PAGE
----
Talkin' trucker on 10/4


This week's issue of The Sandy Post comes out on Oct. 4, or, as we Americans abbreviate it, 10/4. When many people hear the phrase '10-4,' a vision of a hardy trucker yapping into a CB radio comes to mind. Of course we know that '10-4' means 'OK' or 'copy,' but did you know that truckers have an entire lingo of their own? In the spirit of this day, 10/4, we thought we'd walk you through some of the big-wheel vernacular, courtesy of

There are a lot of law enforcement-related code words in the trucker's dictionary. Police officers are referred to as 'bears,' with a variety of prefixes and suffixes to the word. 'Baby bears' are rookie cops, a 'bear in the air' is a police helicopter, a parked officer with radar is a 'bear trap,' a police station is a 'bear cave,' a 'full-grown bear' is a highway patrol officer and a speeding car is 'bear bait.'

In other law-enforcement-related words, a 'county mounty' is a sheriff's deputy, a 'city kitty' is a city police officer, an 'Evel Knievel' is a motorcycle cop, and a 'clean shot' means the road is clear of police ahead, which you would determine by using a 'bird dog' (radar detector).

Speaking of animals such as birds and bears, an 'alligator' is a blown tire in the road - but don't confuse that with 'alligator radio,' which refers to someone on the CB who is 'all mouth and no ears.' Watch out for the 'bulldogs' (Mack trucks) and 'dragonflies' (the trucks that 'drag' up a hill and 'fly' down).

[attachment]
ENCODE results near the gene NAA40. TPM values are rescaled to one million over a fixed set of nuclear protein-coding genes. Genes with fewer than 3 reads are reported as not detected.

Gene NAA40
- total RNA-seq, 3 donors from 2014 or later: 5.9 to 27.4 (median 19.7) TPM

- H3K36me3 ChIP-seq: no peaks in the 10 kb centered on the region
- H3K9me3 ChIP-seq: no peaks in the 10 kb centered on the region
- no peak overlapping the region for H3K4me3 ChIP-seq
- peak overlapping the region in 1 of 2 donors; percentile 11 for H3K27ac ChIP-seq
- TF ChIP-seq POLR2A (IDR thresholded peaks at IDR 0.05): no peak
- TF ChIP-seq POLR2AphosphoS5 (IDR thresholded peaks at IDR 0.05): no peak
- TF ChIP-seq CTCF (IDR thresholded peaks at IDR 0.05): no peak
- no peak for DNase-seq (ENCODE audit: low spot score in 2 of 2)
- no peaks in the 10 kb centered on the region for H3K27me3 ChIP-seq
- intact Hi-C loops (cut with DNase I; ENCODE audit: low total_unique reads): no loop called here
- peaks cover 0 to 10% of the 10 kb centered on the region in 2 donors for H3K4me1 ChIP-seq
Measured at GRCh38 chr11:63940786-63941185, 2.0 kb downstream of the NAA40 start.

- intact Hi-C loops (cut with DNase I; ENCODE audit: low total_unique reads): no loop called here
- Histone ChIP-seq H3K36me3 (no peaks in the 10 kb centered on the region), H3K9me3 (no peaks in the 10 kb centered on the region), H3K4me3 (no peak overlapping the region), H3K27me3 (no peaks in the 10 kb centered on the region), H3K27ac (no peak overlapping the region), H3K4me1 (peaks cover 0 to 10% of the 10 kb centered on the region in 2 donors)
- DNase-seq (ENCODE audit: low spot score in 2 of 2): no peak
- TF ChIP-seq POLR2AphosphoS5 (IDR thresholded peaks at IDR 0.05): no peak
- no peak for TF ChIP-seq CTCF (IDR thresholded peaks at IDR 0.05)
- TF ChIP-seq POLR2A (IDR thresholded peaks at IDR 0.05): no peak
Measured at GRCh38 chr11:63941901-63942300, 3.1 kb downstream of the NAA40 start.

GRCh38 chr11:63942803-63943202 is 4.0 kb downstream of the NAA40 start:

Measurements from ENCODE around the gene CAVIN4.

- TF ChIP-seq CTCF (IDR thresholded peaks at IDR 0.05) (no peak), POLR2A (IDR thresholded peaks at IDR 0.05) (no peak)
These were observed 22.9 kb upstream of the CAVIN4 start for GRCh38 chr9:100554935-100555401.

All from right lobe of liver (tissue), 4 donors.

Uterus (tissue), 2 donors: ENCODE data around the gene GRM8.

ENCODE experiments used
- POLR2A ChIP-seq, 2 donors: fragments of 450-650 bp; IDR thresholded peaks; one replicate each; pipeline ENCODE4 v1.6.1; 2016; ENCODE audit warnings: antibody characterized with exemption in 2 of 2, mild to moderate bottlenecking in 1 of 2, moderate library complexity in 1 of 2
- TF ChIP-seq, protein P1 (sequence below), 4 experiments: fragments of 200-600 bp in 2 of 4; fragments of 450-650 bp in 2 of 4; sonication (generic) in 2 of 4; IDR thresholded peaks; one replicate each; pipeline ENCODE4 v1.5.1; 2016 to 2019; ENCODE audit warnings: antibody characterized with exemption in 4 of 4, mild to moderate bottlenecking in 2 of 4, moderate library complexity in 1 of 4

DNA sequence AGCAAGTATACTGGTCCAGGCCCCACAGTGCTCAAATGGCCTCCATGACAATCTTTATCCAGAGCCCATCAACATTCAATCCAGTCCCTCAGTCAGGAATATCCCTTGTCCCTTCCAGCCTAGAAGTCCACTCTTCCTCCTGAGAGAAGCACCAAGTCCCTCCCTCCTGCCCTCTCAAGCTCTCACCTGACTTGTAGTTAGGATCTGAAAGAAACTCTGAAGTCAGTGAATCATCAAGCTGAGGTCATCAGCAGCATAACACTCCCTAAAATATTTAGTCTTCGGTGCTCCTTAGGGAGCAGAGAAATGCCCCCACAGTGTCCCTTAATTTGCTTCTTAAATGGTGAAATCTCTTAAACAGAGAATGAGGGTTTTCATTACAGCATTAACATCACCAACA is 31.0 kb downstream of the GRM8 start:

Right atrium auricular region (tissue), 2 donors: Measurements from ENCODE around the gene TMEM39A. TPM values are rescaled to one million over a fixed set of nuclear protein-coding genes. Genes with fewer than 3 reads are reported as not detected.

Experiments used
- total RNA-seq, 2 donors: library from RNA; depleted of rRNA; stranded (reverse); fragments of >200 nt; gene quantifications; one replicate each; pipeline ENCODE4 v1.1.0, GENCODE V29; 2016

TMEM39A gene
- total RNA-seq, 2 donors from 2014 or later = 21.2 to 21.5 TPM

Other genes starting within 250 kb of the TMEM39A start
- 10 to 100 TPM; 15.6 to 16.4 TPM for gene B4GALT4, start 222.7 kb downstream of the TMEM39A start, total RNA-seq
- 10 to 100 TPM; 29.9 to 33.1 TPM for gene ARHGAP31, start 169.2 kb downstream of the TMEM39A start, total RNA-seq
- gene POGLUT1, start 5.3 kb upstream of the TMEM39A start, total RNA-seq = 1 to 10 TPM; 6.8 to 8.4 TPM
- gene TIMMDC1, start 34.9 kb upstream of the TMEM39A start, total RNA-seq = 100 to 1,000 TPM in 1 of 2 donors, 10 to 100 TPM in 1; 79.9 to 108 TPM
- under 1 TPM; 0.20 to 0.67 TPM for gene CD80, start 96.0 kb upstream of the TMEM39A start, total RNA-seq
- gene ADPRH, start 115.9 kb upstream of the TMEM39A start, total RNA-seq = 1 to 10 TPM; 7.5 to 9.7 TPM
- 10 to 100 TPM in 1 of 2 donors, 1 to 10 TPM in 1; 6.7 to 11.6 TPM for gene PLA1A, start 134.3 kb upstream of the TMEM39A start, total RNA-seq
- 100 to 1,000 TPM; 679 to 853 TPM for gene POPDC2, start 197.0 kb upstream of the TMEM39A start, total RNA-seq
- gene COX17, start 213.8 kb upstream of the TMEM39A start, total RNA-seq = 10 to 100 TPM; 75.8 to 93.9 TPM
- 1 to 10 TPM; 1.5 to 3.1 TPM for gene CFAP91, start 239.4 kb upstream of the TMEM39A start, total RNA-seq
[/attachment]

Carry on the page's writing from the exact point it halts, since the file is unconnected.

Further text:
Let's talk speed. If you want someone to slow down, tell him to 'back 'em up' or 'back off the hammer.' If someone 'blows your doors off,' they have passed you at a great rate of speed. If you hear 'brake check,' watch out - traffic is slowing ahead, possibly to a stop.

If you head into 'Georgia overdrive,' you put the rig into neutral while going downhill to increase speed. You could also increase speed by putting the 'hammer down' or 'standing on it' (the fuel pedal, that is). Speed is for the 'hammer lane' (fast lane), not the 'granny lane.'

OK - do you think you have enough trucker terminology to translate a highway conversation? Try this back-and-forth between a driver and his dispatcher (if you give up, the answers are below):

DISPATCH: One-niner, check your back door. You've got a bulldog on a triple-digit ride who's about to blow your doors off. Back off the hammer; he's has shaken the bushes and there are plenty of full-grown bears and bears in the air.

DRIVER: Ten-four, travel agent. You're comin' in loud and proud. I'm pullin' my parking lot at double nickel toward the left coast, to Shaky Town. I might hit a Wally World before I hit the chicken coup in The Big D. See you at the yard.


DISPATCH: Mr. Jones, please look in your rear view mirror. There is a Mack Truck driving 100 mph who is about to pass you with great speed. Slow down; he has lured several law enforcement officers onto the highway, including highway patrolmen and helicopter police.

DRIVER: I understand, dispatch. Your CB signal is coming in clear. I am transporting my load of automobiles at 55 mph toward the West Coast, to Los Angeles. I may stop at a Wal-Mart before I get to the weigh station in Dallas. I shall see you at the trucking terminal.